Analytical and experimental FWHM of a gamma camera: Theoretical and practical issues

Diego Cecchin, Davide Poggiali, Lucia Riccardi, Paolo Turco, Franco Bui, Stefano De Marchi

Research output: Contribution to journalArticlepeer-review


Introduction. It is well known that resolution on a gamma camera varies as a function of distance, scatter and the camera's characteristics (collimator type, crystal thickness, intrinsic resolution etc). Manufacturers frequently provide only a few pre-calculated resolution values (using a line source in air, 10-15 cm from the collimator surface and without scattering). However, these are typically not obtained in situations resembling a clinical setting. From a diagnostic point of view, it is useful to know the expected resolution of a gamma camera at a given distance from the collimator surface for a particular setting in order to decide whether it is worth scanning patients with "small lesion" or not. When dealing with absolute quantification it is also mandatory to know precisely the expected resolution and its uncertainty in order to make appropriate corrections. Aim. Our aims are: to test a novel mathematical approach, the cubic spline interpolation, for the extraction of the full width at half maximum (FWHM) from the acquisition of a line source (experimental resolution) also considering measurement uncertainty; to compare it with the usually adopted methods such as the gaussian approach; to compare it with the theoretical resolution (analytical resolution) of a gamma camera at different distances; to create a web-based educational program with which to test these theories. Methods. Three mathematical methods (direct calculation, global interpolation using gaussian and local interpolation using splines) for calculatingFWHMfroma line source (planar scintigraphy) were tested and compared. A NEMA Triple Line Source Phantom was used to obtain static images both in air and with different scattering levels. An advanced, open-source software (MATLAB/Octave and PHP based) was created "ad hoc" to obtain and compareFWHMvalues and relative uncertainty. Results and Conclusion. Local interpolation using splines proved faster and more reliable than the usually-adopted Gaussian interpolation. The proposed freely available software proved effective in assessing bothFWHMand its uncertainty.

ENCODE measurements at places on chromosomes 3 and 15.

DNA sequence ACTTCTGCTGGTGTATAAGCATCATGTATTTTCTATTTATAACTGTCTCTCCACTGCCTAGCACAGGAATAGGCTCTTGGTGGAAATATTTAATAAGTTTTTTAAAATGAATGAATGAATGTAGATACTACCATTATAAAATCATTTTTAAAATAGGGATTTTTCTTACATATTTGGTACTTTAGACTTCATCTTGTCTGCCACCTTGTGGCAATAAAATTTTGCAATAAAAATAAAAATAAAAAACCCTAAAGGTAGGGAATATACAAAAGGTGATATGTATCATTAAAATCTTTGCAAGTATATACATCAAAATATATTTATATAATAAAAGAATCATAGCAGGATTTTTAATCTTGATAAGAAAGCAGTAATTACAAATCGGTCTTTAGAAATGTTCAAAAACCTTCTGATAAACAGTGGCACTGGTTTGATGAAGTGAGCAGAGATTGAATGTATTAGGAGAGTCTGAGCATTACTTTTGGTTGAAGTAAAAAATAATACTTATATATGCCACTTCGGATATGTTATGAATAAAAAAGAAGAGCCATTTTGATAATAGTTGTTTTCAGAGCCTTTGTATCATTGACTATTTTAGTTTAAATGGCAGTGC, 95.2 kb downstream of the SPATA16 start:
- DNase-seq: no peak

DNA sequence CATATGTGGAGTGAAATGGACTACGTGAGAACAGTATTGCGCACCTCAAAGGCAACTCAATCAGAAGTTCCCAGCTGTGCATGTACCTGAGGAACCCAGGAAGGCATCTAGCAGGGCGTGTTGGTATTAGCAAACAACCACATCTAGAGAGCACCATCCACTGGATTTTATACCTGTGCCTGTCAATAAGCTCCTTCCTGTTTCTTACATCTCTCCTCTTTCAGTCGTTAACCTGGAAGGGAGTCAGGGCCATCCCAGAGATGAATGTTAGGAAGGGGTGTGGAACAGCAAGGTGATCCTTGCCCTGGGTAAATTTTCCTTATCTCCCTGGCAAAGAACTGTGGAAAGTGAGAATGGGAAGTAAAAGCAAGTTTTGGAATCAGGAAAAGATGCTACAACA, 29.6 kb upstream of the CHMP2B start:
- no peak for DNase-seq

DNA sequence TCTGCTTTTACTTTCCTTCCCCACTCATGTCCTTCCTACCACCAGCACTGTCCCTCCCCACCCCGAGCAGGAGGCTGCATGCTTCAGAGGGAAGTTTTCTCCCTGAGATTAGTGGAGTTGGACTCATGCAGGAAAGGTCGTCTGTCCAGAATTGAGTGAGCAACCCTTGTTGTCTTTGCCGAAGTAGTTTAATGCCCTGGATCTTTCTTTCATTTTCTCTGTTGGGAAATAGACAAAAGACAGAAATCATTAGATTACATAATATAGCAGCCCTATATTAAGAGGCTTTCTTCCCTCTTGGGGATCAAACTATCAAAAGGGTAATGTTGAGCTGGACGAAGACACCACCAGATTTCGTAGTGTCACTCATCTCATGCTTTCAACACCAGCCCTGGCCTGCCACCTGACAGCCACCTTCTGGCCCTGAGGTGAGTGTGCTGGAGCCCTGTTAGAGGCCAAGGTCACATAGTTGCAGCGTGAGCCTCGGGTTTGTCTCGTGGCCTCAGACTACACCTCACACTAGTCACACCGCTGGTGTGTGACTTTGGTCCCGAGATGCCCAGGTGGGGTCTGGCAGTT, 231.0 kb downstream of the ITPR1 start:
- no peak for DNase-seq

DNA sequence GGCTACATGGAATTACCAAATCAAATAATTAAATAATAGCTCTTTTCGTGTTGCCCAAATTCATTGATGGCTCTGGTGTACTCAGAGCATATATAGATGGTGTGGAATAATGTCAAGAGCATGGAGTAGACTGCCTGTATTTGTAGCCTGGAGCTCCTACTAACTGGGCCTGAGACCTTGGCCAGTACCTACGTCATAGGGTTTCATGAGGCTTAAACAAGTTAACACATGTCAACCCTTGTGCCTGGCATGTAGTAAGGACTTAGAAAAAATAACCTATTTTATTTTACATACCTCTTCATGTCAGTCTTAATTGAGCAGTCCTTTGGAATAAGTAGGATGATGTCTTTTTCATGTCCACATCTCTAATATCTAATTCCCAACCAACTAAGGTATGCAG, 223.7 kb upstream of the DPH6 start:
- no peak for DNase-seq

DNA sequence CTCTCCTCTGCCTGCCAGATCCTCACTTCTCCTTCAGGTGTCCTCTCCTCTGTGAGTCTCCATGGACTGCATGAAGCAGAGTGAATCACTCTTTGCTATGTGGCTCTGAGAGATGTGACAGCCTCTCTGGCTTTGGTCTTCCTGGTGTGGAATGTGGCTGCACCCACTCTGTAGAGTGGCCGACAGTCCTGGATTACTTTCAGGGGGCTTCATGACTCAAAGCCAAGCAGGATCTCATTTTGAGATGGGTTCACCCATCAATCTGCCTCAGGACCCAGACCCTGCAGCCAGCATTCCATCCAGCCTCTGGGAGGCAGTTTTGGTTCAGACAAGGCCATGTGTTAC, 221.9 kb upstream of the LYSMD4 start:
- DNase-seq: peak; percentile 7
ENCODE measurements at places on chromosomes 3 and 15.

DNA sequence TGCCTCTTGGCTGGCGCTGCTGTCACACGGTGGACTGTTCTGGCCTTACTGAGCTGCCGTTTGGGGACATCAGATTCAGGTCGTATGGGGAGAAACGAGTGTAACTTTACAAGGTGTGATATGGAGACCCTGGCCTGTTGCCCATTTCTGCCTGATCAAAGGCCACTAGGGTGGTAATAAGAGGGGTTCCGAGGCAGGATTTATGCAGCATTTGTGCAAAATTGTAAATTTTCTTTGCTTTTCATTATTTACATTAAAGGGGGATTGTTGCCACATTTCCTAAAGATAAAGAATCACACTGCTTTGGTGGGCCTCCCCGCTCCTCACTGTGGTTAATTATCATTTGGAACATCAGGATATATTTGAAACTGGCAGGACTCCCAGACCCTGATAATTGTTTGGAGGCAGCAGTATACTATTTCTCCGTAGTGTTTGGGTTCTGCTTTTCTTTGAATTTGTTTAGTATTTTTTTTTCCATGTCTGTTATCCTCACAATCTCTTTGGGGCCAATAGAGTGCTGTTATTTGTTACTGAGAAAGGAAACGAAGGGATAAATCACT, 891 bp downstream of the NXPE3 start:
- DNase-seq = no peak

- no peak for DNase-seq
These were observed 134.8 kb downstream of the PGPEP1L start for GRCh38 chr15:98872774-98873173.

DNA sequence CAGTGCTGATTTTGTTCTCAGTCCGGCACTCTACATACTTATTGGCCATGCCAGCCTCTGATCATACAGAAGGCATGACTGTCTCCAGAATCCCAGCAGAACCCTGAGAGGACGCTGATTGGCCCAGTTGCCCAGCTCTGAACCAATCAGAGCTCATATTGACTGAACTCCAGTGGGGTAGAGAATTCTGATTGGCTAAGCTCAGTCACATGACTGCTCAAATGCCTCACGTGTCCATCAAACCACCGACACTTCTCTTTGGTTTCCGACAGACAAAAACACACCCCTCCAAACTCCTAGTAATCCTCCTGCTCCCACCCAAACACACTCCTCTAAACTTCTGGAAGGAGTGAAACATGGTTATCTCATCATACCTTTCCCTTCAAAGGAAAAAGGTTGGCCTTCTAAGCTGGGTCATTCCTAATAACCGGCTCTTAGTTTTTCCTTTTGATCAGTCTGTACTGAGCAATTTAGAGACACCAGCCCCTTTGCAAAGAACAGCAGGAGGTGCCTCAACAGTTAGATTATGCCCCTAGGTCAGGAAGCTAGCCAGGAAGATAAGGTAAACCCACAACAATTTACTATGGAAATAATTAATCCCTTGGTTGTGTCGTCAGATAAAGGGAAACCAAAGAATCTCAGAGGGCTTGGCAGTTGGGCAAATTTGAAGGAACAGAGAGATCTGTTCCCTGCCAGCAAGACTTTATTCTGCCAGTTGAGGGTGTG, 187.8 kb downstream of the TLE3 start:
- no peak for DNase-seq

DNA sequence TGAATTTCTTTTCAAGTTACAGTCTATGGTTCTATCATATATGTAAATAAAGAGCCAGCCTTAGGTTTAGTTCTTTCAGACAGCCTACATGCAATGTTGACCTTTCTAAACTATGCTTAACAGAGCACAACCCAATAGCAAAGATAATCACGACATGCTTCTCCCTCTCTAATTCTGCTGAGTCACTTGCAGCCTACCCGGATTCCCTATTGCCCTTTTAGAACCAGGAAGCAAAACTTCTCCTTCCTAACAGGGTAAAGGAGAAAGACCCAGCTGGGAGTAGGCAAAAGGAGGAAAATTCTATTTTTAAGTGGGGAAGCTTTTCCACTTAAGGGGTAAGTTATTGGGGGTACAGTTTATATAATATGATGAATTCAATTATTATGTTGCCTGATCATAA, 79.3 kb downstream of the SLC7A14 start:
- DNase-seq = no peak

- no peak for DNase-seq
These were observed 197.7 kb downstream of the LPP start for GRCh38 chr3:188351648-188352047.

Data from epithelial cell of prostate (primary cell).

Original languageEnglish
Article numbere722
Issue number2
Publication statusPublished - 2015


  • FWHM
  • Gamma camera
  • Gaussian
  • Global interpolation
  • Local interpolation
  • Resolution
  • Splines

ASJC Scopus subject areas

  • Agricultural and Biological Sciences(all)
  • Biochemistry, Genetics and Molecular Biology(all)
  • Medicine(all)
  • Neuroscience(all)


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